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15 Lennon-McCartney Compositions
This production, recorded at the start of November 1965 and broadcast 6 weeks later, was produced for Granada Television in an open television studio rigged up with corridor-like platforms suspended in space, reached by ladders and steep staircases, providing a compelling visual backdrop for the performances. Many of the numbers feature choreographed dancing by beautiful women, occasionally joined by men; the songs are all lip- synced.
The programme was presented in three parts, allowing commercials inbetween:
"I Feel Fine" | The George Martin Orchestra open with a medley which intersperses a number of "classic" musical works, such as the opening chords of Tchaikovsky's "Piano Concerto #1," with a brassy rendition of Lennon's "I Feel Fine." George Martin plays grand piano while perhaps a score other musicians are dispersed about the stage set .
Lennon & McCartney then begin serving as hosts, listening at first to brief snippets of recordings of their songs demonstrating the wide variety of artists who've covered their material. Recordings by The Rolling Stones, Ella Fitzgerald, Anthony Newley, Russ Conway, The Chipmunks and Honor Blackman are identified in a variety of comic ways.
"A World Without Love" | 20 months after the song first topped the UK charts, Peter & Gordon are still lip-syncing to it here.
"I Saw Him Standing There" | Lulu does a particularly raunchy-sounding version.
"A Hard Day's Night" | Alan Haven (on organ) and Tony Crombie (on drums) perform a jazzy instrumental interpretation, visually punctuated with shots of miniskirted dancers' legs, wearing tight white boots.
"I'll Get You" | A baroque chamber music take by Fritz Spiegl's Ensemble of Liverpool.
"Day Tripper" | The Beatles give a straightforward miming performance of their latest single release.
"Yesterday" | Though the very first bars are begun by Paul alone with his guitar, this quickly segues to Marianne Faithful who had just released this recording as a single. The arrangement is reminiscent, despite the overbearing use of a female choir, of "As Tears Go By" which had been her breakout hit earlier in the year. At the time of this broadcast, "Yesterday" was the most-covered Beatles song ever.
Recordings of cover versions in languages other than English are the next area introduced by Lennon & McCartney, via brief excerpts again. Paul tries to guess the language, always wrong with John correcting him. The first of these, "Sie Liebt Dich" by The Beatles themselves with Paul's vocal quite prominent, Paul pretends he thinks is Italian. A recorded Spanish version of "She Loves You" is then danced to in the flamenco style.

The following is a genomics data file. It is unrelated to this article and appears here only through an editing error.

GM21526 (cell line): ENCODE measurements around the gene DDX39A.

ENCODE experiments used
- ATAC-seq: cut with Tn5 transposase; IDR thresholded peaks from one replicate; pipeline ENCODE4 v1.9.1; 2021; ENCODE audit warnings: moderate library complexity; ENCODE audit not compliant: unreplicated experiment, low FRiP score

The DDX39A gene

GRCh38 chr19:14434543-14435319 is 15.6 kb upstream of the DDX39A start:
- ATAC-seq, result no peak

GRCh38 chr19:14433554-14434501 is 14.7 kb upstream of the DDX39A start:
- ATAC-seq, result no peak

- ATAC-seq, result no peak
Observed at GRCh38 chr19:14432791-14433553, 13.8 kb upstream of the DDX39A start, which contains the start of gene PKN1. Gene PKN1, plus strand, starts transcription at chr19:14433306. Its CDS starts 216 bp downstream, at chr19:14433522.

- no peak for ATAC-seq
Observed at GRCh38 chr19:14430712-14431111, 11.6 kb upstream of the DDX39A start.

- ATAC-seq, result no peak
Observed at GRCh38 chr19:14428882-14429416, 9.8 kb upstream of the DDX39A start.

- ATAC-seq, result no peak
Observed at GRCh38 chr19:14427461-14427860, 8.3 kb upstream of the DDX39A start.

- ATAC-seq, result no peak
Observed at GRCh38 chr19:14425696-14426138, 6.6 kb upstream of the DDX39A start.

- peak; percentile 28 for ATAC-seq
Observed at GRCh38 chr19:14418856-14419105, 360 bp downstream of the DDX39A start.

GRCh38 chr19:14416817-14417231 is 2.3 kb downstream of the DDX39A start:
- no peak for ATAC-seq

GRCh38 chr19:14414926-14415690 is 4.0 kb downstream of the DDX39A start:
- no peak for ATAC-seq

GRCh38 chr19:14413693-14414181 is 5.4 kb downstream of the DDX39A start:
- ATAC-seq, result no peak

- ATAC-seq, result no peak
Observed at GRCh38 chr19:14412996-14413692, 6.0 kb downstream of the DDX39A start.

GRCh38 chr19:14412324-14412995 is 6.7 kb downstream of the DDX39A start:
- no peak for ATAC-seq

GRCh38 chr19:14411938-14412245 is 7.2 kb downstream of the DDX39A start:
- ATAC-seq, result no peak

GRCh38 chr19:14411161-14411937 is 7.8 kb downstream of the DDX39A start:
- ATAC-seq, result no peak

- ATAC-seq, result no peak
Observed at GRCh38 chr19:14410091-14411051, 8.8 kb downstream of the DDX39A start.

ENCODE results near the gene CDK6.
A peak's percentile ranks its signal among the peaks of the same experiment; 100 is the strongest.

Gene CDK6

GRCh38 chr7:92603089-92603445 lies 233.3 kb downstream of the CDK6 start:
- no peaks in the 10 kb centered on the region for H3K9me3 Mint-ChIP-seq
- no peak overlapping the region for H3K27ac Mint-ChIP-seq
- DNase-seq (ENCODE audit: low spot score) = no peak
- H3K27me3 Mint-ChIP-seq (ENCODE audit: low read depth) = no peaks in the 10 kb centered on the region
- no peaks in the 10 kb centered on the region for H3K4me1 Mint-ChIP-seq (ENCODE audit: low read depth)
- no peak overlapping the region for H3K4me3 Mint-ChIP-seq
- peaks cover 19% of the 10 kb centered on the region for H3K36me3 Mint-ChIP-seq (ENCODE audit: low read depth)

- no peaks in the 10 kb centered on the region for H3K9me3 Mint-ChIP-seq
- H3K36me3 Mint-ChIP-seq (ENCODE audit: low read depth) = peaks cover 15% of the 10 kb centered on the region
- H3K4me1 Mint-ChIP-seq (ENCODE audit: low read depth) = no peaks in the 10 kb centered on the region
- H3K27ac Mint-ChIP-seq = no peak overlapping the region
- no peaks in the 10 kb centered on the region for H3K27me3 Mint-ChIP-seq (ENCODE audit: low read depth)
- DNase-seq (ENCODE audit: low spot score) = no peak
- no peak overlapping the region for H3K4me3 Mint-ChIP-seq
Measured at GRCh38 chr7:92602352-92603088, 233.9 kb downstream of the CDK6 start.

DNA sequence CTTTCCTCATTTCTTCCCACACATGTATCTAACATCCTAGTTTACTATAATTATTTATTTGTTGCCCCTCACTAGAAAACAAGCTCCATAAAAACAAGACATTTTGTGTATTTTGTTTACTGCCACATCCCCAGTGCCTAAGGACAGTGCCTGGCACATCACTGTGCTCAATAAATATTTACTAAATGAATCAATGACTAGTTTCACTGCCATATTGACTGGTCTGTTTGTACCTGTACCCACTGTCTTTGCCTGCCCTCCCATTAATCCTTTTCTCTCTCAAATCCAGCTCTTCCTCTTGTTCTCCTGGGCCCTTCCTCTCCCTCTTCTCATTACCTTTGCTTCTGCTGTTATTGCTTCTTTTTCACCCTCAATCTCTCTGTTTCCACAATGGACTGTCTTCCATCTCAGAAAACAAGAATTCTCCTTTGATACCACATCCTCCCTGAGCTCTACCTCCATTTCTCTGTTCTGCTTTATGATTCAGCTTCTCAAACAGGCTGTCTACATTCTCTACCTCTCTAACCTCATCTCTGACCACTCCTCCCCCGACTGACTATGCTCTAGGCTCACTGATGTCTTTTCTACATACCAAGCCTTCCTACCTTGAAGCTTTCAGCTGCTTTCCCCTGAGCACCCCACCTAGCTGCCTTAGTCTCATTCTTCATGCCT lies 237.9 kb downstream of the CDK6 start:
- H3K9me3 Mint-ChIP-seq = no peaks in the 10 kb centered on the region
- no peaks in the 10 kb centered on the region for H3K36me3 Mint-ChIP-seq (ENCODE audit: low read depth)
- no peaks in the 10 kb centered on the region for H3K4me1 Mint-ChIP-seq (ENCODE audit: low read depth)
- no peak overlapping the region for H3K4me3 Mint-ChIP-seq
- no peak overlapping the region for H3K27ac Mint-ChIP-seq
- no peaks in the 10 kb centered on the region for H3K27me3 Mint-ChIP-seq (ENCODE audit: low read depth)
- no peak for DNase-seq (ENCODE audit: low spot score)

"Things We Said Today" | Performed (in French) by Dick Rivers.
"Bad To Me" | Billy J. Kramer & The Dakotas. By this time this recording was 2-1/2 years old.
"It's For You" | Cilla Black performs a song McCartney wrote specifically for her back in '64.
"This Boy" | The instrumental arrangement by George Martin from "A Hard Day's Night" (released on the American soundtrack LP with the title "Ringo's Theme") is danced to.
"If I Fell" | Henry Mancini's sensitive piano interpretation of one of Lennon's most hauntingly beautiful melodies; unlike all other performances in the programme, this one's done live.
"And I Love Him" | Esther Phillips gets singled out by John Lennon in his introduction as having done "one of the best versions of one of our songs ever."
"A Hard Day's Night" | Recited by Peter Sellers, a satire as though performed by Richard III.
"We Can Work It Out" | The Beatles. Both this and "Day Tripper" were the latest single release by the group, and at the time of the broadcast both were #1 on the UK charts.
* Note: Marianne Faithful's last name is erroneously spelled as "Faithful" in the opening and closing credits of "The Music of Lennon & McCartney." Ironically, the IMDb's spellcorrect feature keeps substituting my attempts to spell it correctly (as "Faithfull") with "Faithful," preventing me from getting it right myself! Witness how it's spelled at the beginning of this note: I put two "l"s there, to no avail. Plus ça change
Between Two Women (1937)
Franchot Tone and Maureen O'Sullivan are in love, but also enmeshed in unsuccessful marriages. The demands of their work together--he as a doctor, she as a nurse--draw them closer together as the plot unfolds, as do the failings in their personal lives, but these two noble healthcare professionals have enough on their hands and avoid straying into the messy business of an affair.